Denial is not an answer
A piece in Common Dreams today asks whether cognitive dissonance is behind the climate change deniers inability to accede that climate change is happening and humans are largely responsible for causing it.
Why is the reality of climate change such a threat to the right? A new study published in the Spring 2011 issue of Sociological Quarterly delves into this very topic. The study finds that conservatives' refusal to acknowledge the very real threat of climate change, has more to do with its implications rather than skepticism of scientific facts. It's a classic case of cognitive dissonance!
Stanford University social psychologist Leon Festinger coined the theory of cognitive dissonance, based on a famous case study from the 1950s. Festinger and his colleagues infiltrated a cult that was awaiting what they believed would be the imminent end of the world on December 21, 1954. When the prediction failed, rather than recognize the error of their beliefs, the cult members' faith grew stronger, so strong that they began to proselytize. People will go to great lengths to rationalize their deeply held beliefs, even more so when exposed to evidence that challenges their worldview.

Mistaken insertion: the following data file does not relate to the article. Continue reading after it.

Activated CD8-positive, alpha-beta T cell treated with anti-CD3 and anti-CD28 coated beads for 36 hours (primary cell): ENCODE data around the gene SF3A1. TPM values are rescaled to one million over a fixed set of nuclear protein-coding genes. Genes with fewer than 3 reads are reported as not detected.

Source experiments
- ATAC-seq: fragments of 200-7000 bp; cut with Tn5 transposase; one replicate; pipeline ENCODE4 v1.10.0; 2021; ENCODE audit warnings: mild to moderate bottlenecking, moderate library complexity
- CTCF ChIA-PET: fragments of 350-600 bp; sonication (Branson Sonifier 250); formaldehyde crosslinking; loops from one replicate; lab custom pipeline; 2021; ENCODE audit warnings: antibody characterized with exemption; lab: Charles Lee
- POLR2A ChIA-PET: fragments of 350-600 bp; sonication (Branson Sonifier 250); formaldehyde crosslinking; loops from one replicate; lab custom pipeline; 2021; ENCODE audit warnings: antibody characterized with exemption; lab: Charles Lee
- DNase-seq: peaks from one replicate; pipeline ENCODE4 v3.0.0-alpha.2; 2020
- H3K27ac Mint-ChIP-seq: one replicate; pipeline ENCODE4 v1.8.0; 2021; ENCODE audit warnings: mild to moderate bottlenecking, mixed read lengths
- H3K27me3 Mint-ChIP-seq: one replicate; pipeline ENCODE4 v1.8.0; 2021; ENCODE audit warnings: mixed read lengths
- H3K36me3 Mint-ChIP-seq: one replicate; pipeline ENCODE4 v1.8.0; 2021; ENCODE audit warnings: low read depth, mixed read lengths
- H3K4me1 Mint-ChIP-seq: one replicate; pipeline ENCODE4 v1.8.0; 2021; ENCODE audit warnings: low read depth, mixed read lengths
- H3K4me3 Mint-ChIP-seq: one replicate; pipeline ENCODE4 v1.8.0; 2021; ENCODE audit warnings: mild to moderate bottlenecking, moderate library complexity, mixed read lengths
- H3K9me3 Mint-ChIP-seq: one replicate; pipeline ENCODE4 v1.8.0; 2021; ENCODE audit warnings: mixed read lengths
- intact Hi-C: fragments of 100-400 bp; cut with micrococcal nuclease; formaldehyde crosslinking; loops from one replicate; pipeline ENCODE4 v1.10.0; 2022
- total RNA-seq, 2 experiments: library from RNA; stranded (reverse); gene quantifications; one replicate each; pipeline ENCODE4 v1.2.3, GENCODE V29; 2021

If you can accept reality, then there are some things we can do to address the problem before it causes catastrophe. As Jared Diamond notes, we can learn from the civilizations before us what to watch out for and what we can do to make sensible decisions that will enable us to survive the changes.